Marshall used Federalist approaches to build a strong federal government over the opposition of the Jeffersonian Republicans, who wanted stronger state governments. His influential rulings reshaped American government, making the Supreme Court the final arbiter of constitutional interpretation. The Marshall Court struck down an act of Congress in only one case (Marbury v. Madison in 1803) but that established the Court as a center of power that could overrule the Congress, the President, the states, and all lower courts if that is what a fair reading of the Constitution required. He also defended the legal rights of corporations by tying them to the individual rights of the stockholders, thereby ensuring that corporations have the same level of protection for their property as individuals had, and shielding corporations against intrusive state governments.
Marshall greatly admired George Washington, and between 1804 and 1807 published an influential five-volume biography. Marshall's Life of Washington was based on records and papers provided to him by the late president's family. The first volume was reissued in 1824 separately as A History of the American Colonies. The work reflected Marshall's Federalist principles. His revised and condensed two-volume Life of Washington was published in 1832. Historians have often praised its accuracy and well-reasoned judgments, while noting his frequent paraphrases of published sources such as william Gordon's 1801 history of the Revolution and the British Annual Register. After completing the revision to his biography of Washington, Marshall prepared an abridgment. In 1833 he wrote, "I have at length completed an abridgment of the Life of Washington for the use of schools. I have endeavored to compress it as much as possible. ... After striking out every thing which in my judgment could be properly excluded the volume will contain at least 400 pages." The Abridgment was not published until 1838, three years after Marshall died.
The Burr trial (1807) was presided over by Marshall together with Judge Cyrus Griffin. This was the great state trial of former Vice President Aaron Burr, who was charged with treason and high misdemeanor. Prior to the trial, President Jefferson condemned Burr and strongly supported conviction. Marshall, however, narrowly construed the definition of treason provided in Article III of the Constitution; he noted that the prosecution had failed to prove that Burr had committed an "overt act", as the Constitution required. As a result, the jury acquitted the defendant, leading to increased animosity between the President and the Chief Justice.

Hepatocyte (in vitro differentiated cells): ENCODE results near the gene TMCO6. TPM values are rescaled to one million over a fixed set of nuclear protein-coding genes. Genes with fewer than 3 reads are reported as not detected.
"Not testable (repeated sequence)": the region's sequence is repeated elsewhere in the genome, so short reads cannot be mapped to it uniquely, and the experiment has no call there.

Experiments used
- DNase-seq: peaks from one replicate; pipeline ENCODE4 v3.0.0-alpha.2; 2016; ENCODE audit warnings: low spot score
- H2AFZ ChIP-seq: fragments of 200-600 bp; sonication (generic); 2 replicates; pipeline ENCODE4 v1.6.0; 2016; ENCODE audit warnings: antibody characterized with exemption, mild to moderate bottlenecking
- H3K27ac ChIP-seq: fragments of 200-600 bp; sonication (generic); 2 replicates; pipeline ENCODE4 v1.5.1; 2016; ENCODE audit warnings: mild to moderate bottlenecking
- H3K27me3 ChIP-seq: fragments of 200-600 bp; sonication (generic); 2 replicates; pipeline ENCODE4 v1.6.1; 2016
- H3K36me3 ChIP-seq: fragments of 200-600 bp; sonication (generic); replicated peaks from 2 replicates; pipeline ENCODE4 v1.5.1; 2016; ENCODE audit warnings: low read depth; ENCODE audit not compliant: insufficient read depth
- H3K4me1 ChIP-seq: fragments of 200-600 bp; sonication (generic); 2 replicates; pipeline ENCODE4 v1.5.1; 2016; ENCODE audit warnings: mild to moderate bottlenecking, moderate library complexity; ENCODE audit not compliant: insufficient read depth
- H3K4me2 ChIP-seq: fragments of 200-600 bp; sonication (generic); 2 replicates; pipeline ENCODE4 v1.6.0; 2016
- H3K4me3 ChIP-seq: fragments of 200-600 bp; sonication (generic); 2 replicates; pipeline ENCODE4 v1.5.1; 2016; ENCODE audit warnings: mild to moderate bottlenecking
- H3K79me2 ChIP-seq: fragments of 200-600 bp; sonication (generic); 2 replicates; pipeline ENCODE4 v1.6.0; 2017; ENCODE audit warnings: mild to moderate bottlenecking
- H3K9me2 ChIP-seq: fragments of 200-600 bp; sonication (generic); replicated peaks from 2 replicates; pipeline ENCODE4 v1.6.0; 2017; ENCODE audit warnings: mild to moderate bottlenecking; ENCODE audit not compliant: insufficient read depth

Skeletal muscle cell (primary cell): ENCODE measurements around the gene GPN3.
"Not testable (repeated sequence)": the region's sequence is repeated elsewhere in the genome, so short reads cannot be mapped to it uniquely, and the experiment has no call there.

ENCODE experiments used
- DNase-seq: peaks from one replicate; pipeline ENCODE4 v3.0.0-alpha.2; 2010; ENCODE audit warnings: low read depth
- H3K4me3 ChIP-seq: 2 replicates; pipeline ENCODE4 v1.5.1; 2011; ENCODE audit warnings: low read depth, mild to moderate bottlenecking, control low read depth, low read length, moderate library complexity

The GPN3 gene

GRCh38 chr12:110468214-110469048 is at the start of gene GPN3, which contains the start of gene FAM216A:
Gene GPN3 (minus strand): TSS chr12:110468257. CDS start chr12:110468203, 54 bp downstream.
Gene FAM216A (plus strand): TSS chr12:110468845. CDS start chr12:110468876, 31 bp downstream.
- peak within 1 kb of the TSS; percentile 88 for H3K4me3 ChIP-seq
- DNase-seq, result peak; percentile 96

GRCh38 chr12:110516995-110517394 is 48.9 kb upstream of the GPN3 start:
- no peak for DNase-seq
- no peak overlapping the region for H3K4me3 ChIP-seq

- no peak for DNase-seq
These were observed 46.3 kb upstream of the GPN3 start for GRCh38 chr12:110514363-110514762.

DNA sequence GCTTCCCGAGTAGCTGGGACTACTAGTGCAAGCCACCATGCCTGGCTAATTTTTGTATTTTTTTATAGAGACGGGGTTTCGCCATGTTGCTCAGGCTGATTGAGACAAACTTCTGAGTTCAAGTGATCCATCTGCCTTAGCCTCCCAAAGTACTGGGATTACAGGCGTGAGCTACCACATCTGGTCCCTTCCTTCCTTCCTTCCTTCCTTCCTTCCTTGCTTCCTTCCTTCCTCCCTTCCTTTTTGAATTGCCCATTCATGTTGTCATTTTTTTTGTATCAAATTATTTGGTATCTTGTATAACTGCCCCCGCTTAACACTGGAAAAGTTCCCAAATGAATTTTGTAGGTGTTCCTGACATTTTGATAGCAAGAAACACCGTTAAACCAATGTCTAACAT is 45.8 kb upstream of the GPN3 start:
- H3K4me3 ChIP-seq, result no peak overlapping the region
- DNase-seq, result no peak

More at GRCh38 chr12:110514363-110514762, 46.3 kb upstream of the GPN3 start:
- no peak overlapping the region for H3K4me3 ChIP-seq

Fletcher v. Peck (1810) was the first case in which the Supreme Court ruled a state law unconstitutional, though the Court had long before voided a state law as conflicting with the combination of the Constitution together with a treaty (Marshall had represented the losing side in that 1796 case). In Fletcher, the Georgia legislature had approved a land grant, known as the Yazoo Land Act of 1795. It was then revealed that the land grant had been approved in return for bribes, and therefore voters rejected most of the incumbents; the next legislature repealed the law and voided all subsequent transactions (even honest ones) that resulted from the Yazoo land scandal. The Marshall Court held that the state legislature's repeal of the law was void because the sale was a binding contract, which according to Article I, Section 10, Clause I (the Contract Clause) of the Constitution, cannot be invalidated. Marshall emphasized that the rescinding act would seize property from individuals who had honestly acquired it, and transfer that property to the public without any compensation. He then expanded upon his own famous statement in Marbury about the province of the judiciary:
In Dartmouth College v. Woodward, 17 U.S. 518 (1819), the legal structure of modern corporations began to develop, when the Court held that private corporate charters are protected from state interference by the Contract Clause of the Constitution.
Cohens v. Virginia (1821) displayed Marshall's nationalism as he enforced the supremacy of federal law over state law, under the Constitution's Supremacy Clause. In this case, he established that the Federal judiciary could hear appeals from decisions of state courts in Criminal cases as well as the civil cases over which the court had asserted jurisdiction in Martin v. Hunter's Lessee (1816). Justices Bushrod Washington and Joseph Story proved to be his strongest allies in these cases.
In 1823, Marshall became the first President of the Richmond branch of the American Colonization Society, which was dedicated to resettling freed American slaves in Liberia, on the West coast of Africa. In 1825, as Chief Justice, Marshall wrote an opinion in the case of the captured slave ship Antelope, in which he acknowledged that slavery was against natural law, but upheld the continued enslavement of approximately 1/3 of the ship's cargo (although the remainder were to be sent to Liberia). In his last will and testament, Marshall gave his elderly manservant the choice either of freedom and travel to Liberia, or continued enslavement under his choice of Marshall's children.